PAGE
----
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From: Melanie Tiwari (email@example.com)
Date: Tue Oct 09 2001 - 22:07:14 EDT
Next message: Melanie Tiwari: "Re: [Teacher-TalkNovel] ESOL students and my classroom"
In my internship classroom, I read very short short stories and poems aloud because they are quick and after reading them for one or two classes, I can look up and around the room without losing my place. My supervising teacher likes to use audio cassettes for longer short stories so she can do exactly what your teacher is
doing: circulating, checking task focus, etc. I think it's good to do it that way. But the thing that always confuses/bugs me is that a lot of the texts I am reading in professional development courses is that you should do what your kids are doing, ie. read when it's independent reading day, write when they are writing, etc.
That's great except that there are a million other things that I want/need to do while they are working. Is that something that will change when I get more organized with experience or is that something that I will always debate myself on?
Amanda Schultz wrote:
> In my intership classes the students are reading "The Giver" and my
> supervising teacher has chosen to use a tape of the book and have the
> students follow along in the reading. I've noticed a few things about using
> a tape recording of the book, one being that it allows the teacher to have
> control of the classroom. She's doesn't have to sit in one place, she can
> circulate through the classroom and redirect students that may not be on
> task, and she can see everything that is going on. Also, the students seem
> to enjoy it much more than when they read "round-robin" style. The pace is
> set and the voice on the tape has expressions in its voice. I've noticed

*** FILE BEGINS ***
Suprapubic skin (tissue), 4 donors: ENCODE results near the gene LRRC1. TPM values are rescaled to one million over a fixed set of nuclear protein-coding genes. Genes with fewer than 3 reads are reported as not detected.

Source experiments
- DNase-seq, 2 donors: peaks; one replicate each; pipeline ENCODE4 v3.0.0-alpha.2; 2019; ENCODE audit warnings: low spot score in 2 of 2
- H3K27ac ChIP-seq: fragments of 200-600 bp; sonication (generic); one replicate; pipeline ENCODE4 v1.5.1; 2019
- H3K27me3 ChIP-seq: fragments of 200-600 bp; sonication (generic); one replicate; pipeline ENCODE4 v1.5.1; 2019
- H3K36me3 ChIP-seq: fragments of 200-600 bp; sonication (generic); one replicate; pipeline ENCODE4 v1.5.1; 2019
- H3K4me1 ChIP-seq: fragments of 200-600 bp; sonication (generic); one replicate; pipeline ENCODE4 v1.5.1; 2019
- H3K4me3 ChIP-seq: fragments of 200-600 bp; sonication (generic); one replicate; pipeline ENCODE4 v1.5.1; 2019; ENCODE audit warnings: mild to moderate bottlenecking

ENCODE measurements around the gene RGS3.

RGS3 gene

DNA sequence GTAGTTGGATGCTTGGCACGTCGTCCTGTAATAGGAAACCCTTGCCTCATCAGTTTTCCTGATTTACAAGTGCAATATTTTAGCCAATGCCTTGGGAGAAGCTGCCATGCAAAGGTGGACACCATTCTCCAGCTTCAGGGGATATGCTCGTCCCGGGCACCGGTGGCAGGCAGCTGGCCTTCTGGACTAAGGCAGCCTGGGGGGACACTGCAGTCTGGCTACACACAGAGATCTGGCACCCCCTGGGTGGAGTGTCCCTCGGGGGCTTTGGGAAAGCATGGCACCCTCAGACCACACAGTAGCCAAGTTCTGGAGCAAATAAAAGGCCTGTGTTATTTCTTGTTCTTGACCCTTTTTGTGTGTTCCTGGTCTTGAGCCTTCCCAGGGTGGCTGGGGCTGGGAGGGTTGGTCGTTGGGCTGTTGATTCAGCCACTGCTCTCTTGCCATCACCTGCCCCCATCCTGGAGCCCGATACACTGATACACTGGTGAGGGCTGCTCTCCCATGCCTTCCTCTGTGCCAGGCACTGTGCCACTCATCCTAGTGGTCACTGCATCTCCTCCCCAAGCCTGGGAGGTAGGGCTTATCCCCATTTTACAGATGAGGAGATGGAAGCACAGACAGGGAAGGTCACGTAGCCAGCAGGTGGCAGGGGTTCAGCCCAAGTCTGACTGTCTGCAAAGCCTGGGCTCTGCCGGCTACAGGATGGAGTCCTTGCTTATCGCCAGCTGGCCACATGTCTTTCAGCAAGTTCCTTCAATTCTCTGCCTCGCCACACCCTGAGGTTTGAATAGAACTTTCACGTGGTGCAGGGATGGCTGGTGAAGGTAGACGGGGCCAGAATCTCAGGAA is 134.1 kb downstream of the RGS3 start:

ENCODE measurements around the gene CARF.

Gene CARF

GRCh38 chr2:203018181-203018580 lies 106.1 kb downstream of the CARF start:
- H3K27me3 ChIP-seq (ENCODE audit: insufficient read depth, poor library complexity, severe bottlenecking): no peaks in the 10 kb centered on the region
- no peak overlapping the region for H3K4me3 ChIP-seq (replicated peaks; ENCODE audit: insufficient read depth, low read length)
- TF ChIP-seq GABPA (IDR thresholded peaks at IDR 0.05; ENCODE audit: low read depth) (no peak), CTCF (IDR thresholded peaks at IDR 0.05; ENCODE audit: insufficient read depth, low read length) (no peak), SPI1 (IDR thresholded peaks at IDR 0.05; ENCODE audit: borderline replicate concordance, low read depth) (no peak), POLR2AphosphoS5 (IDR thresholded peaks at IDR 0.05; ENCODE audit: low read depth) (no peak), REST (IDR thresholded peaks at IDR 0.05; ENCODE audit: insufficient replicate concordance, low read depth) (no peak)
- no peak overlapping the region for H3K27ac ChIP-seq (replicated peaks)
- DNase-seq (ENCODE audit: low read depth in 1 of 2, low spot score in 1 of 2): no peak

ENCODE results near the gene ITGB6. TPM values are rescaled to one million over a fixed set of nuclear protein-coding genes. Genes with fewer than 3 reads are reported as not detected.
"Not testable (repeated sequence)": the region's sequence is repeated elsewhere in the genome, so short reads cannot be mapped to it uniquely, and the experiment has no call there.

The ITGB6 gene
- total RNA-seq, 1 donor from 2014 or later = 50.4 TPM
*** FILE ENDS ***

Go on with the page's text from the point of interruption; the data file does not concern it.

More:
> kids reading along with the tape, who more than likely wouldn't read aloud
> in front of the class.
> From: Englishteacher5@aol.com
> Reply-To: Teacher-TalkNovel@learner.org
> To: Teacher-TalkNovel@learner.org
> Subject: Re: [Teacher-TalkNovel] books-on-tape
> Date: Sun, 7 Oct 2001 08:25:57 EDT
> In a message dated 10/1/2001 1:25:01 PM Eastern Daylight Time,
> KHammer101@aol.com writes:
> > We must also keep in mind that not all students will be as passionate
> > literature as we are, and are only reading because they know they hafta.
> > If by enlivening the senses, we can tap into how the disinterested
> > absorbs information, then perhaps we can engage them in the reading
> > process.
> This is a good point, Kris. My supervising teacher made a great comment
> early on in my internship. We were discussing YA books and she was saying
> that most of her kids said that they "hate" to read. She responds to that
> with "If you don't like a particular TV show, you don't say you hate TV.
> just don't like to read because you haven't found the right channel yet." I
> think that is a great way to make kids think differently about reading.
> Michelle Burt
> Get your FREE download of MSN Explorer at http://explorer.msn.com/intl.asp
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: Wed Oct 10 2001 - 09:35:34 EDT